Wednesday, February 6, 2013

Button Collections

Buttons for a Red Spring Coat

There are intentional collections and unintentional collections. 

When one sets out to collect something, it is specific. There is a hunt, an obsession around it. An item that would seem to complete a set or a group of something of value to the collector. 

Then there is the unintentional collections. As the previous post mentioned, magazines tend to fall into this catagory. Another, unintentional collection is Buttons. 

The button box has been a staple item for the sewer throughout history. Fancy buttons, plain buttons, utilitarian buttons and decorative buttons. Buttons are fashionable, they speak to an era, the color, the shape, the detail, the materials, all make for an interesting story about a button. 

Over the weekend, I had the opportunity to sift through Fran’s buttons. I didn’t know Fran to be a sewer, I knew she did craft projects, she loved doing Christmas decorations. I think Christmas was her favorite holiday. She baked, decorated, sent Christmas cards and worked on her projects. 

When my friend told me her mother had 18 quarts of buttons, I have to admit, I was a bit surprised. I mentioned that I would love to have some of Fran’s buttons, as she was very supportive and interested what I was sewing over the years. 

When I was in high school, I made a fur teddy bear, dressed him in a tuxedo, his little white shirt had pintucks and I embroidered his face, I think he had plastic eyes. I showed him to Fran when I completed him. I thought he looked a little wierd. She loved him! She said he had a personality and was one of the cutest things she had ever seen.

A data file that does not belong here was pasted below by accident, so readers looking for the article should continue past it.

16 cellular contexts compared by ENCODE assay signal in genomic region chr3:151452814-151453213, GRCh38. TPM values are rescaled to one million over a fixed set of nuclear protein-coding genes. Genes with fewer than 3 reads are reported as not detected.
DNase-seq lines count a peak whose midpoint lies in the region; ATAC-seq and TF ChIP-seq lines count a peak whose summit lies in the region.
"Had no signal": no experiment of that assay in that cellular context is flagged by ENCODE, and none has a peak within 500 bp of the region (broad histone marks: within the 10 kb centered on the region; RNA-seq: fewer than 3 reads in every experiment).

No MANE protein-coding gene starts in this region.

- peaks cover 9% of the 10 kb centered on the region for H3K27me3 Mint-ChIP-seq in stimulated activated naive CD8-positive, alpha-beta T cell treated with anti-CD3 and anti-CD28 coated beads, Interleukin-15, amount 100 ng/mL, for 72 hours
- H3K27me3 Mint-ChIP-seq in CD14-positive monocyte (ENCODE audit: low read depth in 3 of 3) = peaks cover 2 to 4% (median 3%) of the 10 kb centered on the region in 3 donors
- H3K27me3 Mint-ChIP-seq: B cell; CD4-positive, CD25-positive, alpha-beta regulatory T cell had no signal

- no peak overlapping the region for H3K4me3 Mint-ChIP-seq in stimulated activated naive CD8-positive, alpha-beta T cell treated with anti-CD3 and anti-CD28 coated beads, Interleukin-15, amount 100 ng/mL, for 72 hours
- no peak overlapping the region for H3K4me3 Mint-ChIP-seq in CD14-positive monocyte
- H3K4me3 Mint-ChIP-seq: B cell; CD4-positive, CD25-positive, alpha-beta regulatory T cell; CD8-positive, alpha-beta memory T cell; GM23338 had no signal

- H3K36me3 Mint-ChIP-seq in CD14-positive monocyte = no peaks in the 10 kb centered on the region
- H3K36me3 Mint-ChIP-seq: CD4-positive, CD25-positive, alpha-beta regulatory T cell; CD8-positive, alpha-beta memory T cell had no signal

So, I gave him to her. Recently, my mom told me that Fran had said she still had the teddy bear, he had a place of honor in her bedroom. I am not sure if he sat on the bed or had his own little rocking chair, but she said she would never get rid of him. That really touched my heart, that she felt that strong of a connection to my wierd little bear’s personality. 

On Sunday morning, my friend and I set to work about going through the buttons. There are about a quart that I have taken home with me. I strung like buttons together during the Super Bowl. (I am NOT into sports at all and was quite happy to have something else to do, while housemate and his son watched the game). 

Below are some photos of the fabulous buttons that I found in the stash of buttons that Fran and her mother and possibly her grandmother collected. Truly inspiring and I have some great ideas of fabric and pattern pairings for them to be revealed when I get to that stage of the process. 
I call this the honey bee button. I may design fabric for a dress to go with this one and make a jacket using the button to go with it.  This button is, I think, my favorite! 
Dragons on wood, lovely! I have teal/green wool, Perfect! There is a matching plaid, too!  Maybe a skirt & jacket. The buttons below could show up on the skirt, I also have a plain weave cotton shirting that is woven with the same colors yarns as buttons below... 
Love the iridescent faille covered buttons, remember these type with the band? They don't make this type of  button  to cover anymore... I must pull the shirting to verify the match. 

A classic leopard covered coat button.. the wheels are turning.... maybe a fall coat... I have some ultra suede of the carmel color.. trimmed in leopard.. lots of scrappy pieces for that... 

There is a large weave blue cotton on the summer sewing page.. or there are two pieces of wool, one a solid and the other with a silk thread running through it in vibrant colors as a small windowpane plaid.

1 comment:

  1. Wow--that "honeybee" button is a winner. What fun to design something to use it to best effect. The covered buttons are evocative of the beautiful finishing touches of the 1950s. All are lovely mementos of your friendship that will enhance your own designs. I'm finding more and more that buttons are the starting point for my garments rather than the last thing I think about. Hope you'll show us what you do with these treasures.


Thanks for stopping by. Leave a comment, critique or a question. I love questions... Come back soon.